Still, a good law firm will help you assess those two primary qualifiers/disqualifiers as they relate to your specific situation and let you know what your Dad's eligibility is likely to be (search "Medicaid Lawyer Long Island" and read what these firms say about Medicaid and their services). It is possible that he qualifies with what is known as a 'spend-down' requirement. If approved with a spend-down, he would have to contribute some portion of the benefit received in the form of a monthly payment to the state. It is also (perhaps only remotely) possible, depending on your Dad's income and assets that there wouldn't be a pay down. Be sure to only talk to an attorney that will give you a free up front consultation, in order to get a no-obligation, well informed analysis of how it should all work out. Don't feel pressured to decide on the spot.

If he could in fact qualify for Medicaid, the primary benefit will be the possibility of getting aide/nurse caregiving help...whereas with just Medicare that coverage is negligible. Medicaid is also beneficial in that it typically picks up the remaining 20% that Medicare doesn't cover on things like DMEs (power wheel chairs and other) and medications. Keep in mind the whole process takes quite a while...not exactly sure, but a good several months at the very least and probably longer, these days especially. Fortunately, your Dad doesn't seem to be progressing too too fast, so the upfront cost of an attorney weighed against the potential benefit of quite a bit of caregiving help alone could tip the scales toward it making sense for him if he qualifies.

Hope that helps...Jon
 

jonico

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Oh, and the commode worked the whole time after my wife was no longer able to use the toilet and shower on her own. It will work for your Dad as long as he can sit himself on it, or as long as someone can get him on it. At some point in time you will be limited to sponge baths if you don't remodel the shower, which is totally fine. And there are certainly other ways to 'go to the bathroom' should getting on the commode become too challenging.
 

GXTrex

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Jon,

Thanks for your response. The lawyer also does specialize in Medicaid planning. We are in the process of moving all of their assets into an irrevocable trust. The practice will be transferred to my name so payments will go directly to me when its soldto not ruin their Medicaid status (obviously I will use this money to help support them financially).

Where did you do a sponge bath? Our bathroom isnt very big. Did you renovate your bathroom at all? What about ramps to get into the house?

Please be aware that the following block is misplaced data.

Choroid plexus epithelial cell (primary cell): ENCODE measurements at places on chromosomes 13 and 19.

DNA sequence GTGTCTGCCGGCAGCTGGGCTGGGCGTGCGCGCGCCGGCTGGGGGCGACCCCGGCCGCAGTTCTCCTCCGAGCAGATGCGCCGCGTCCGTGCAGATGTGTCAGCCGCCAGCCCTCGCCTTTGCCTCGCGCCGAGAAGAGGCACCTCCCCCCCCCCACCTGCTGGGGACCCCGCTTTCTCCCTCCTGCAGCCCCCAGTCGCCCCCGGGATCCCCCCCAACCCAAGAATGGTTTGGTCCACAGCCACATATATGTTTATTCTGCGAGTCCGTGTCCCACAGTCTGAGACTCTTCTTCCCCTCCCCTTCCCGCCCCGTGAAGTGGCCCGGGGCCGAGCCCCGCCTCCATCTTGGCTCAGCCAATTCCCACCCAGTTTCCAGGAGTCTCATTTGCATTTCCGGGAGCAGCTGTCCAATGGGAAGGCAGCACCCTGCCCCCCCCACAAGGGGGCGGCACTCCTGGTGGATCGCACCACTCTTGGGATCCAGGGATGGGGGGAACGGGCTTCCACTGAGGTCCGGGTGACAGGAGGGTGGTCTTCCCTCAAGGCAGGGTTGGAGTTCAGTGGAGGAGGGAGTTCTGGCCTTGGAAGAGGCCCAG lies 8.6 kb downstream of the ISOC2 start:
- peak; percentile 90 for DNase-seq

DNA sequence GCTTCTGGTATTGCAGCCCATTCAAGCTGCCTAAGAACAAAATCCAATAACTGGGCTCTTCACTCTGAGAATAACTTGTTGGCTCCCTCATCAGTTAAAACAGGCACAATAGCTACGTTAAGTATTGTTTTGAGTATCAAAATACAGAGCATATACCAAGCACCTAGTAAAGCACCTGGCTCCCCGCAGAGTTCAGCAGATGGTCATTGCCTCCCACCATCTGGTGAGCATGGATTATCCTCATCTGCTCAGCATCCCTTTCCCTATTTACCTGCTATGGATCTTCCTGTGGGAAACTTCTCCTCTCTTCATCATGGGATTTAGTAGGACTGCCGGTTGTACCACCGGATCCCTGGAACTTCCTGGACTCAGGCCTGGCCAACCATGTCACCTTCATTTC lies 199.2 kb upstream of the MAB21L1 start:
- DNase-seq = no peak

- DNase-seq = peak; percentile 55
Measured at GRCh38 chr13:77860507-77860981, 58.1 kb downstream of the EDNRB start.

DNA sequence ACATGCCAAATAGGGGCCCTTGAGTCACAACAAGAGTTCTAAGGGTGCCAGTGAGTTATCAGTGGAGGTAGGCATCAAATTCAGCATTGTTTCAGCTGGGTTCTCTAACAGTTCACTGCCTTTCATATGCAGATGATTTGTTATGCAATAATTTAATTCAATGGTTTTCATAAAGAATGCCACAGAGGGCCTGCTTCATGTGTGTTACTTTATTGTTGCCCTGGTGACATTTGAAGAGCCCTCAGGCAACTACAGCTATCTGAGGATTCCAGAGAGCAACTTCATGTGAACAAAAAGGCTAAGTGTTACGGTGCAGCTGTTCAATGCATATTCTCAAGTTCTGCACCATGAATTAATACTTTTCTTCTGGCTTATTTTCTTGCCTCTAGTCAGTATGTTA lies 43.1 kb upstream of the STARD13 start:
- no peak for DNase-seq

Did you have any at home help? If so, how much did it cost and how many hours did you require? My brother and I work full time. My mom is home but is having her own issues so wouldnt be able to help much.

Thanks a lot
 

jonico

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We rarely had to do a sponge bath. I do know that in bed is optimal though, and I imagine others can speak better to sponge bathing. We renovated our bathroom with a walk-in/wheel-in shower. Search on this site for a wealth of detailed info about bathroom remodeling. We added a permanent wood ramp out our back french doors. A lift is also an option if space is an issue. Again, others will have good insight, and a search here will help. We had varying degrees of outside caregiving help, often unreliable to be honest, and it is expensive...especially if you want to find someone particularly qualified and dependable. It's impossible to predict how much help you will need, as everyone's situation is so unique...but if you and your brother both work and your Mom can't help much, and you don't really have anyone else, you will need help. Not to scare you, and this is not the case for many PALS, but my wife needed near constant care for quite some time. Your experience will be unique to you and your family.
 

KimT

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I believe every state, except California, has a five-year "look back" to qualify for Medicaid. This link might answer some of your questions and prepare you for your visit to the attorney.

 

GXTrex

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Kim,

Yes there is a 5 year lookback period. I am only familiar with New York State rules. Here, the 5 year look back period only applies to institutional Medicaid (nursing home). There is no lookback period for community Medicaid (cared for at home with aids/nurses) as of now. This is changing however at the start of the new year.